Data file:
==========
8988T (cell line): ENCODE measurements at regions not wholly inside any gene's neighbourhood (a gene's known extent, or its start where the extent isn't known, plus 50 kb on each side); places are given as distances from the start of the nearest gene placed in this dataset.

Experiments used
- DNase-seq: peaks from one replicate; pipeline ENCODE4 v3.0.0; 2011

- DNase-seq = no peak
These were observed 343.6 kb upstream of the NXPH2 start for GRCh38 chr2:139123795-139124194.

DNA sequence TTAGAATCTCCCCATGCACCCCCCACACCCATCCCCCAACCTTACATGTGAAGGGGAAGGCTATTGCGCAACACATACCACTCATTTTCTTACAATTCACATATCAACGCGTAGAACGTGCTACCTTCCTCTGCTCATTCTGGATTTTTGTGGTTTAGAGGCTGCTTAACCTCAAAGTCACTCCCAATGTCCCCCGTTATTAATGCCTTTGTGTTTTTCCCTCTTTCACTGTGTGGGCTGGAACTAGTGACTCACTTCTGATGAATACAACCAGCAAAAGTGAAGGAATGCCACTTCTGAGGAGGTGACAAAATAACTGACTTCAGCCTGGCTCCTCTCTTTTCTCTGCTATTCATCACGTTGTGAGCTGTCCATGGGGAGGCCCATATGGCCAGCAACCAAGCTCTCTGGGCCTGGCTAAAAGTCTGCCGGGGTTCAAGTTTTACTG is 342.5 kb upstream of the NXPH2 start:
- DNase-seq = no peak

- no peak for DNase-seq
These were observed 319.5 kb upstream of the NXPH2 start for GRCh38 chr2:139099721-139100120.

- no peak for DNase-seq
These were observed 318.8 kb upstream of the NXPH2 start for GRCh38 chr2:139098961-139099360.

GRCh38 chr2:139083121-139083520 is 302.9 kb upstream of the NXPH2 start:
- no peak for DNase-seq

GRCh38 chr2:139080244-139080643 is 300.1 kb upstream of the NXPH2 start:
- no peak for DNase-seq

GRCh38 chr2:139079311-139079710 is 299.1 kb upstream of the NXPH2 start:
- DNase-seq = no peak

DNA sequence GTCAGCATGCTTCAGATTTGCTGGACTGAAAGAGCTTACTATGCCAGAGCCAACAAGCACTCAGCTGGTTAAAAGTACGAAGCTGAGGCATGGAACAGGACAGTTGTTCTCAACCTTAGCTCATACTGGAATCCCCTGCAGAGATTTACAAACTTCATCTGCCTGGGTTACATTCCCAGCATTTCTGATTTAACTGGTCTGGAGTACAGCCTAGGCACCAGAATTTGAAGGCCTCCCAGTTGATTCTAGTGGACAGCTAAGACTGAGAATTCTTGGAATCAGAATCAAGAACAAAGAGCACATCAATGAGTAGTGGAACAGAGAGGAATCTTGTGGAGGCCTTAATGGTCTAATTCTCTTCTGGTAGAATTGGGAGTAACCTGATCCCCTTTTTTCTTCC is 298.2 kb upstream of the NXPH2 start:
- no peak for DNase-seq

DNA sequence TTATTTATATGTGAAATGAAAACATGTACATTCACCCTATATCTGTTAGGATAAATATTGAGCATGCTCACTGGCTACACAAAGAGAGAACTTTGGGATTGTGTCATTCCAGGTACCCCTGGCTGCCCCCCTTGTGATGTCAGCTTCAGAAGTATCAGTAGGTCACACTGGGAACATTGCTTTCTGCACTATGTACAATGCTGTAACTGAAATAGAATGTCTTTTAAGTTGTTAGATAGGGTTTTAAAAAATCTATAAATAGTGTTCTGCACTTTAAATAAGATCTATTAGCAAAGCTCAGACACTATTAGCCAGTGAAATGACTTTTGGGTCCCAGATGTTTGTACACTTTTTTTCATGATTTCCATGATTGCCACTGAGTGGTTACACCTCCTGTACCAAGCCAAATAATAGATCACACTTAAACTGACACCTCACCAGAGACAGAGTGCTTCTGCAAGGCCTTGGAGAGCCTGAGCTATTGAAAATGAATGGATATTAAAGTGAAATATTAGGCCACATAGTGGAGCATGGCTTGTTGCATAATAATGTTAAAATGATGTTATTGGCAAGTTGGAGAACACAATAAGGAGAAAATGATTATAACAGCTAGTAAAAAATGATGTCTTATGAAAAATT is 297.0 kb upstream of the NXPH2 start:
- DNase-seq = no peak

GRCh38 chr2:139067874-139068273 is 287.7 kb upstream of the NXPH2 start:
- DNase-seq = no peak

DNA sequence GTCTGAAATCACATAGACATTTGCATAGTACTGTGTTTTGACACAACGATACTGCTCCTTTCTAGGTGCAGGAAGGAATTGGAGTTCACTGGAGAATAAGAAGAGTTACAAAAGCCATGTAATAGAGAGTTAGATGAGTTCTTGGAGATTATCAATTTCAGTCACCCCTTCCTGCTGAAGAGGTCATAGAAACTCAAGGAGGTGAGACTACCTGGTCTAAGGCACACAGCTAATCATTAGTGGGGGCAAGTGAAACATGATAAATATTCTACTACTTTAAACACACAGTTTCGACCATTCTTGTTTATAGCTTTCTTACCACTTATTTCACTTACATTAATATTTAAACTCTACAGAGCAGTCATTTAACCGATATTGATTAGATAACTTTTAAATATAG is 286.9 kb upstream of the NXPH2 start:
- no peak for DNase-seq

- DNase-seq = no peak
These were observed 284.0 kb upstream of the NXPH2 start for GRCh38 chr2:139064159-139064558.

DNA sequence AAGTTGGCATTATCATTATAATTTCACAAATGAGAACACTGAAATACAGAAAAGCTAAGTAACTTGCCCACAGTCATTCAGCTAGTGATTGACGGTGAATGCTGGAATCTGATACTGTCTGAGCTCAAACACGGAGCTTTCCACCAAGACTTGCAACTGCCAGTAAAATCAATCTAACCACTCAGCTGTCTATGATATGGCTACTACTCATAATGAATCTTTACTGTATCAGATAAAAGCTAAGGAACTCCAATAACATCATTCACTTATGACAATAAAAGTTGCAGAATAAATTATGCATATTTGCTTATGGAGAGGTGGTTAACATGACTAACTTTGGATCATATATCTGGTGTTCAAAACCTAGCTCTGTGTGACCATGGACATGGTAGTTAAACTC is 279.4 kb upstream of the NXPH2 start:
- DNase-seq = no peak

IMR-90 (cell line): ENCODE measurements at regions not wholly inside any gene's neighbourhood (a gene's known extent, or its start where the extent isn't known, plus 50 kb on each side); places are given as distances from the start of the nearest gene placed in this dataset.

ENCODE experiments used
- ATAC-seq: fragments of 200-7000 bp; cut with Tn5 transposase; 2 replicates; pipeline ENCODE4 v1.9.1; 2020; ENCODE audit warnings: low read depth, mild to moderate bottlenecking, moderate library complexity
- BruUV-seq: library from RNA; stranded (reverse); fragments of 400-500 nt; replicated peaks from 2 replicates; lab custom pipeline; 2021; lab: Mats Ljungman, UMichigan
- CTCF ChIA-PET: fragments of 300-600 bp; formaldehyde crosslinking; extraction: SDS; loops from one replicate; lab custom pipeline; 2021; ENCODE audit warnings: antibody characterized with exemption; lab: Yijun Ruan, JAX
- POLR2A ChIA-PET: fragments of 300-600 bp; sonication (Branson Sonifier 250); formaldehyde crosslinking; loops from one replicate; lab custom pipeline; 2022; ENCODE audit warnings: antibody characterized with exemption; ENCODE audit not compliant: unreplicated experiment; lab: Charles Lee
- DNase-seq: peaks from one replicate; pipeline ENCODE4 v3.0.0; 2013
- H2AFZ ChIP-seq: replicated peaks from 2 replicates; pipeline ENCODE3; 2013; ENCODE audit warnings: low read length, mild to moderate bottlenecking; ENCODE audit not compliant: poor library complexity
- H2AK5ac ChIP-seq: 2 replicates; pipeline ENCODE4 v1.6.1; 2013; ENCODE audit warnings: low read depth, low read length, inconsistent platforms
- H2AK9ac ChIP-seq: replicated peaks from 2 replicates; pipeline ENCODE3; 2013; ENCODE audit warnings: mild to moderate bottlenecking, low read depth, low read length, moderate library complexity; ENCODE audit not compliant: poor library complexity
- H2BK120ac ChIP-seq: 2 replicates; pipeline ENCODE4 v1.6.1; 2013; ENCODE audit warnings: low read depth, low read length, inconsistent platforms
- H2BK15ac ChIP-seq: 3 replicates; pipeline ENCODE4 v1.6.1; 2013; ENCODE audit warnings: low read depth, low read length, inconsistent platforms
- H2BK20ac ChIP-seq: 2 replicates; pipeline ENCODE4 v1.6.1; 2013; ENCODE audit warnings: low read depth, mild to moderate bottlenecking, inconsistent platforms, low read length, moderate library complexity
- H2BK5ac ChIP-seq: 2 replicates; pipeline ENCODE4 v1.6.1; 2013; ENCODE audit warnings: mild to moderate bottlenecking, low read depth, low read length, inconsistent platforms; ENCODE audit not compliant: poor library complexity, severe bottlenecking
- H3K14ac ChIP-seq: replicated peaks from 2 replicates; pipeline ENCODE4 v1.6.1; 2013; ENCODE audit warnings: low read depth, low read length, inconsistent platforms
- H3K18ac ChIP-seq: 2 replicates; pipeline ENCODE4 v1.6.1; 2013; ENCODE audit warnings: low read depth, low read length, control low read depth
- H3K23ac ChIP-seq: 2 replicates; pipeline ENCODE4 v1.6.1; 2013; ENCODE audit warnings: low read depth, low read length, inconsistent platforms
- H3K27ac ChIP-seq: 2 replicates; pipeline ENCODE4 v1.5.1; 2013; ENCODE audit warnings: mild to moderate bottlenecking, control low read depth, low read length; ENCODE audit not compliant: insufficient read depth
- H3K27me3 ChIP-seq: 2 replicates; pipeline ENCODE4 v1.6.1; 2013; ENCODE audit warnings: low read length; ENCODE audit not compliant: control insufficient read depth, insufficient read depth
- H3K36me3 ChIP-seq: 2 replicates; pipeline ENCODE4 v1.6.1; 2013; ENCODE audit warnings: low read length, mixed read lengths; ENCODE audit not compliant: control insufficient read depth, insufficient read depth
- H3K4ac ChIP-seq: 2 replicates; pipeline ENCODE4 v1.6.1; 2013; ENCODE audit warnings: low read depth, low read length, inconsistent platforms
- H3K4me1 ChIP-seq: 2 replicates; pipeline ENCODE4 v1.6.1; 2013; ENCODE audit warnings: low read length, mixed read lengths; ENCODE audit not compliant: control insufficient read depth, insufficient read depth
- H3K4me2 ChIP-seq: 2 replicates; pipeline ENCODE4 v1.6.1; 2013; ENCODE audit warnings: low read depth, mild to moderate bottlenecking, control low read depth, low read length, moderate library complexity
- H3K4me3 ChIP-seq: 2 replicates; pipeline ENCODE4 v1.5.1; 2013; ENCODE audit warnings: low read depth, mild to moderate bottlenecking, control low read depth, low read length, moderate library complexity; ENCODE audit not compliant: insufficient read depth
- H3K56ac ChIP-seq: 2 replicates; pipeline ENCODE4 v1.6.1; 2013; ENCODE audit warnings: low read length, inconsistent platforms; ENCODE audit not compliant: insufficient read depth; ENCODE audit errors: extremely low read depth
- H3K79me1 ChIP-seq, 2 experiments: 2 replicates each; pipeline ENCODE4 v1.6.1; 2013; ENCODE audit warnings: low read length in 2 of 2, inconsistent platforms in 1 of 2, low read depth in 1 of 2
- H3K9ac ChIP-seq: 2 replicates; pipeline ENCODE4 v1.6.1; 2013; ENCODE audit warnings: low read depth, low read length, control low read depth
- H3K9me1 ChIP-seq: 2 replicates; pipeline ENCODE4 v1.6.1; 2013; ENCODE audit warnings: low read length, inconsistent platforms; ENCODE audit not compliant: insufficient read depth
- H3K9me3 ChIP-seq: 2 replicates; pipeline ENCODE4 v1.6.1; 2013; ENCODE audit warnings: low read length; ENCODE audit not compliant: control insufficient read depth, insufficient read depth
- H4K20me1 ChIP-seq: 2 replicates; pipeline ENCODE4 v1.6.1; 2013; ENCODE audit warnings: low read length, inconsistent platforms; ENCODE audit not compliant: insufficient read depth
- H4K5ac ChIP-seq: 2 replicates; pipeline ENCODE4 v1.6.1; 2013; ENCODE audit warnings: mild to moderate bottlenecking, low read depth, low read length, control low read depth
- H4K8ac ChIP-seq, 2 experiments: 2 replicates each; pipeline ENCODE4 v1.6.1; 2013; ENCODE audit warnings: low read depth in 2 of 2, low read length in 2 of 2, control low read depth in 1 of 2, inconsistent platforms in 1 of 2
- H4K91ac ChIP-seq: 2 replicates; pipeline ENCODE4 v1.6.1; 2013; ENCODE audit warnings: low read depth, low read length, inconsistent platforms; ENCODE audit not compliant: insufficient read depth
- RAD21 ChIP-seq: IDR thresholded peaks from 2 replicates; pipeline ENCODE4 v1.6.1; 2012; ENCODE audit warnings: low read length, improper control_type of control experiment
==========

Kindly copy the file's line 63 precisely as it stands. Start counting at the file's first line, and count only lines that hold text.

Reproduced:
- RAD21 ChIP-seq: IDR thresholded peaks from 2 replicates; pipeline ENCODE4 v1.6.1; 2012; ENCODE audit warnings: low read length, improper control_type of control experiment